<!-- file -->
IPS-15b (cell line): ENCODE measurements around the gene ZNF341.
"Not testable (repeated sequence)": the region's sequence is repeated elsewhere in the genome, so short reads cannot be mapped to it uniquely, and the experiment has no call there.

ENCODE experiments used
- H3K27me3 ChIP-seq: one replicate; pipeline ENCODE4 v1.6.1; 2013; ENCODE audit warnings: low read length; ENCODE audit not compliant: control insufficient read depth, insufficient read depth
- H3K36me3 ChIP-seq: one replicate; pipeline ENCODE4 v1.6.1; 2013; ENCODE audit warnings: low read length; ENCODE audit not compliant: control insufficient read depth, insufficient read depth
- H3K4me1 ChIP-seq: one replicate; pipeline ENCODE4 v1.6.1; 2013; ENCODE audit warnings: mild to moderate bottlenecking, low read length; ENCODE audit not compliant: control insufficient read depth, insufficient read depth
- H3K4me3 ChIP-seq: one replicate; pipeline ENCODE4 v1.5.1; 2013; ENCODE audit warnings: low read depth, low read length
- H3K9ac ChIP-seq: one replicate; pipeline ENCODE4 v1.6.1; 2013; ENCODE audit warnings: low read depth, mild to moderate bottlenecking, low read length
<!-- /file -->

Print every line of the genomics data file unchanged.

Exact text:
IPS-15b (cell line): ENCODE measurements around the gene ZNF341.
"Not testable (repeated sequence)": the region's sequence is repeated elsewhere in the genome, so short reads cannot be mapped to it uniquely, and the experiment has no call there.

ENCODE experiments used
- H3K27me3 ChIP-seq: one replicate; pipeline ENCODE4 v1.6.1; 2013; ENCODE audit warnings: low read length; ENCODE audit not compliant: control insufficient read depth, insufficient read depth
- H3K36me3 ChIP-seq: one replicate; pipeline ENCODE4 v1.6.1; 2013; ENCODE audit warnings: low read length; ENCODE audit not compliant: control insufficient read depth, insufficient read depth
- H3K4me1 ChIP-seq: one replicate; pipeline ENCODE4 v1.6.1; 2013; ENCODE audit warnings: mild to moderate bottlenecking, low read length; ENCODE audit not compliant: control insufficient read depth, insufficient read depth
- H3K4me3 ChIP-seq: one replicate; pipeline ENCODE4 v1.5.1; 2013; ENCODE audit warnings: low read depth, low read length
- H3K9ac ChIP-seq: one replicate; pipeline ENCODE4 v1.6.1; 2013; ENCODE audit warnings: low read depth, mild to moderate bottlenecking, low read length